Act I of Savyon Liebrecht’s Apples from the Desert at Theater J ends with a dramatic escape. The eighteen-year-old daughter of a devout Orthodox Sephardic Jewish family living in Jerusalem flees the rigid patriarchal familial structures and her father’s more than traditional limitations on pleasure and joy. During the intermission, we know that the daughter’s act of betrayal—no matter how justified (her father was about to marry her off to a 40-year-old neighbor with three children)—will leave her family mortified in the eyes of the Sephardic community. The only question in anyone’s mind is: to what lengths will the father now go to make his family whole again?
Unfortunately, not nearly far enough for this viewer, as his own witness to familial cultural and generational fireworks have lit the sky with far more firepower. As the second act neatly resolves all the seemingly irreconcilable conflicts ignited in act one, we realize that what began as a tense reality-based play set in the mountains of Jerusalem wants to end as a fantasy-based play set in a desert on a socialist kibbutz six hours away by bus. In this play, however, this shift seems intentional. On this desert commune, apple trees really do bring forth the sweetest apples and patriarchies really do end not with a bang but a whimper.
As far as fantasies go, it is a fantasy worth having: a world where the male heads of household and of States go quietly without excruciating violence. The problem for me lies not in the desire but in the expectations set forth during act one and, then, the speed with which those complex psychological family issues are resolved and forgotten in act two without even a shadow of anxiety or remorse. But then, maybe socialist kibbutzim really are the solution to all our many problems.
Liebrecht’s Apples from the Desert was first published as a short story in 1986, at the beginning of Liebrecht’s career as a writer. Liebrecht only recently adapted the story to the stage, electing to keep the story’s original time period. The absence of modern iconography serves the production well in that it gives the production an historical sensibility. Within that historicism we can better understand the conflict between modernity and its ahistorical posture and an ancient tradition such as the Sephardic.
…a fantasy worth having
Johanna Gruenhut directed Theater J’s production of Apples from the Desert. She deals with the play’s stylistic changes by keeping the play focused on authenticity and the actors on understating the tension. While the authenticity is welcomed, the understatement frequently leaves credulity at the door, as in what happens to a dream deferred? It explodes.
The cast is led by Jennifer Mendenhall playing the part of Victoria, the mother of the 18-year old Rivka, played by Blair Bowers. Mendenhall’s Victoria is a strong somber presence, even if a silent one in her encounters with her husband, family patriarch Reuven, played by Michael Tolaydo. When she finally confronts him in the sands of the desert, we only wonder why it took her so long. Tolaydo gives the play’s nemesis a calm authority, a man who is used to fulfilling his responsibilities as a husband and father and who, in return, is used to having his decisions followed—without back talk or question.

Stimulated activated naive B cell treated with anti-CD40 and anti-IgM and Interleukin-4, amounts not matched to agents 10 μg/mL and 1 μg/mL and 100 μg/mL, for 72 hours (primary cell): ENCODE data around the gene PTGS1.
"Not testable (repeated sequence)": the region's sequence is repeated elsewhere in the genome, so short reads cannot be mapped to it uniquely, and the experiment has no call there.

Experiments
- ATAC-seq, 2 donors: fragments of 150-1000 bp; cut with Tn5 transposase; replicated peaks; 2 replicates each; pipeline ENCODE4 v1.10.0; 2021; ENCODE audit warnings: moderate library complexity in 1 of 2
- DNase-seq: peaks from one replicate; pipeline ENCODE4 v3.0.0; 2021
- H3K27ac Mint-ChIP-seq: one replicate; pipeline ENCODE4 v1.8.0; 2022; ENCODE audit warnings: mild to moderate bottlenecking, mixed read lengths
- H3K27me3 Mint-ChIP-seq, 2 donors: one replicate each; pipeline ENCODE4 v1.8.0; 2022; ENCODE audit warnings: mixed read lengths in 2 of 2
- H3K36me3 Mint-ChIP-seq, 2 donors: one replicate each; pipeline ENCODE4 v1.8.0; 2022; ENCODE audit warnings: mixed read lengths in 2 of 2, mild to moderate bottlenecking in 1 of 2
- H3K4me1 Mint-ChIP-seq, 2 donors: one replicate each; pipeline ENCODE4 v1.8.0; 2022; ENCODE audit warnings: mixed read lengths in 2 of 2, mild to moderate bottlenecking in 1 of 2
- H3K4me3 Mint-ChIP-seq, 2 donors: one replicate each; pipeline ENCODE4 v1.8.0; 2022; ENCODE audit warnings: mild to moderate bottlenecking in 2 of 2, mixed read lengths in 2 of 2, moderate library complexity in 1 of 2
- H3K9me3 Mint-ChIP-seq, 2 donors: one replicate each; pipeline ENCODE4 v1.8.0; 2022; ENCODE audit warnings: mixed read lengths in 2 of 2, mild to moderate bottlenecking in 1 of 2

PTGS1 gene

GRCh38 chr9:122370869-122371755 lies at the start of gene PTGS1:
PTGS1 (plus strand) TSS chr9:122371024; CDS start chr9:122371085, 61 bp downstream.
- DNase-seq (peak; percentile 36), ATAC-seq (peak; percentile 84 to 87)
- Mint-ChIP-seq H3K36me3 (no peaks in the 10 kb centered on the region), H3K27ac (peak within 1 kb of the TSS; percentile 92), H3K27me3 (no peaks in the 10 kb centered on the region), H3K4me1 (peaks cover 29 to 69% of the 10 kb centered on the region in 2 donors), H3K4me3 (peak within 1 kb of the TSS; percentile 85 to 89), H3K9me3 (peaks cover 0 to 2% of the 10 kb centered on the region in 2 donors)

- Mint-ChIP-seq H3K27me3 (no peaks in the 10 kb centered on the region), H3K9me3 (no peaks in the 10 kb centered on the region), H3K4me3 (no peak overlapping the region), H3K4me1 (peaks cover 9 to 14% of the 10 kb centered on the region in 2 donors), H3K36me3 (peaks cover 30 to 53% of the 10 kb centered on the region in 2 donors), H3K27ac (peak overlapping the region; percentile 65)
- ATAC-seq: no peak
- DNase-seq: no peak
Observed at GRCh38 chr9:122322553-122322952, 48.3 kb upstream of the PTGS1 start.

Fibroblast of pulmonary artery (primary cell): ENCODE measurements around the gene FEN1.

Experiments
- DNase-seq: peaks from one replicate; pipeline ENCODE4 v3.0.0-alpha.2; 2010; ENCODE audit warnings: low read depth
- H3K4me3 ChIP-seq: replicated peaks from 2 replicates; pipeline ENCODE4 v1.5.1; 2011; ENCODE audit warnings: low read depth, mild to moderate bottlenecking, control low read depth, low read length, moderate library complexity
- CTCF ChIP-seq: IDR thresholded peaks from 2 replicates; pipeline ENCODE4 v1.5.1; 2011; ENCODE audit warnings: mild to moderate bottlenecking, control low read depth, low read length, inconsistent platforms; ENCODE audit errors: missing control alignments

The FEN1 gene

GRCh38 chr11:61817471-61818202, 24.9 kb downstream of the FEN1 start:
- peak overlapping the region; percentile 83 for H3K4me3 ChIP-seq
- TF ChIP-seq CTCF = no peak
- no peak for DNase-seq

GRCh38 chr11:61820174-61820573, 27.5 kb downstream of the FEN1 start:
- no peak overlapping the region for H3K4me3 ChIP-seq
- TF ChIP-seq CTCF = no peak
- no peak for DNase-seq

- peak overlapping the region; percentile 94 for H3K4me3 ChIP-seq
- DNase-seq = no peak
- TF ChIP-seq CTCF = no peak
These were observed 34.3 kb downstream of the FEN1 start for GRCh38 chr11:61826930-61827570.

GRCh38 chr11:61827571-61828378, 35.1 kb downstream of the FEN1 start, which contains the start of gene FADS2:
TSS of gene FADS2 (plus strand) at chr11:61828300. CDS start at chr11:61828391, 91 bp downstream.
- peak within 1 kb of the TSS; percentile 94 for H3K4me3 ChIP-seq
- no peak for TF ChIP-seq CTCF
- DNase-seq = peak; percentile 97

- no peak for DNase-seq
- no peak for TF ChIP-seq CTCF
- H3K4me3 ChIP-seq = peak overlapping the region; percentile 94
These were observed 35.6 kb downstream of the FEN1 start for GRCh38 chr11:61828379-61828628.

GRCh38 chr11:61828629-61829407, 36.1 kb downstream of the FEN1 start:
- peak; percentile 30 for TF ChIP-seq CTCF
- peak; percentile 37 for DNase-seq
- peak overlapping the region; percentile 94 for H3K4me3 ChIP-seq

Sarah Marshall plays a different Sarah, Victoria’s mischievous unmarried sister. Marshall gives the older woman a delightful yet reserved persona that counters the gloomy atmosphere. Her subtle acts of rebellion not only amuse the audience but offer us a possible source of inspiration for Rivka’s more full-throated challenge to patriarchal domination.
Ms. Bowers has the greatest challenge in portraying Rivka. In her initial scene with the young man Dooby, played by Brandon McCoy, she captures Rivka’s naiveté: her shyness being very endearing. As the first act progresses, however, we come to understand the complex web of lies she has woven around her parents as she prepares to leave them. Her demonstration of such sophistication and worldliness belie those initial impressions of simplicity. When she and Dooby transplant themselves into the desert in act two, her sophistication and worldliness only grow deeper.
McCoy’s Dooby—seen only in quick snapshots during act one—blossoms like an apple bloom in act two: he is the epitome of all level-headed, kind and loving, self-assured and articulate organic farmers. McCoy handles this idealized character with simple authenticity, which is a blessing.
Theater J’s scenography for Apple from the Desert is first rate. Timothy R. Mackabee’s sets and costumes lend a great deal to the play’s authenticity. His set is particularly splendid as the dining area serves both the Jerusalem and desert settings and, thus, operates as a kind of bridge between the otherwise disparate worlds and styles. Dan Covey’s lighting enhances the rapidly shifting tone of the play, as does the sound design by Elisheba Ittoop.
As mentioned earlier, the fantasy offered up by Apples from the Desert is most definitely a fantasy worth having. Although an Israeli play in its specifics, dealing with an issue of growing importance to Israeli society, at a more general level the play’s central focus lies at the root of a great deal of conflicts world-wide. Patriarchy, be it dressed as a Sephardic Jew or a fundamentalist Christian or a Wahhabi Muslim, is looking for ways to preserve its control over discourse and power. I only wish that playwright Savyon Liebrecht and this production would have provided a better psychological ground upon which an audience might suspend its disbelief.
Running Time: one hour and 50 minutes with a 15 minute intermission.
Apples from the Desert runs through January 6, 2013 at the Theater J at the Washington DC Jewish Community Center – 1529 16th Street, NW in Washington, DC. For tickets, call 1-800-494-8497, or purchase them online.